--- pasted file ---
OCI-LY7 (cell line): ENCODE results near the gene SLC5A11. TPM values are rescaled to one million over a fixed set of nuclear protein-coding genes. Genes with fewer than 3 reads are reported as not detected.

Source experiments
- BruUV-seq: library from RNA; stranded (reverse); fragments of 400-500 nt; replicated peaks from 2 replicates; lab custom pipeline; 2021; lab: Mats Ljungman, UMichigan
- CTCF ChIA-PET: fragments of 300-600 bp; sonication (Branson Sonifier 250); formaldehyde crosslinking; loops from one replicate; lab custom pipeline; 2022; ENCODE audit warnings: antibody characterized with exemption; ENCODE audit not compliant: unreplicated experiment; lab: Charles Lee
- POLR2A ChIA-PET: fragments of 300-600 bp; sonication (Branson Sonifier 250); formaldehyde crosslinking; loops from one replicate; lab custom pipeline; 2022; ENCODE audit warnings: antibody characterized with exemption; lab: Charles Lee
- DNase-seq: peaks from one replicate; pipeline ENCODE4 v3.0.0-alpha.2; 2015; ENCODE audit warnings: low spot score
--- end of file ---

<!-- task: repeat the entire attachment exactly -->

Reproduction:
OCI-LY7 (cell line): ENCODE results near the gene SLC5A11. TPM values are rescaled to one million over a fixed set of nuclear protein-coding genes. Genes with fewer than 3 reads are reported as not detected.

Source experiments
- BruUV-seq: library from RNA; stranded (reverse); fragments of 400-500 nt; replicated peaks from 2 replicates; lab custom pipeline; 2021; lab: Mats Ljungman, UMichigan
- CTCF ChIA-PET: fragments of 300-600 bp; sonication (Branson Sonifier 250); formaldehyde crosslinking; loops from one replicate; lab custom pipeline; 2022; ENCODE audit warnings: antibody characterized with exemption; ENCODE audit not compliant: unreplicated experiment; lab: Charles Lee
- POLR2A ChIA-PET: fragments of 300-600 bp; sonication (Branson Sonifier 250); formaldehyde crosslinking; loops from one replicate; lab custom pipeline; 2022; ENCODE audit warnings: antibody characterized with exemption; lab: Charles Lee
- DNase-seq: peaks from one replicate; pipeline ENCODE4 v3.0.0-alpha.2; 2015; ENCODE audit warnings: low spot score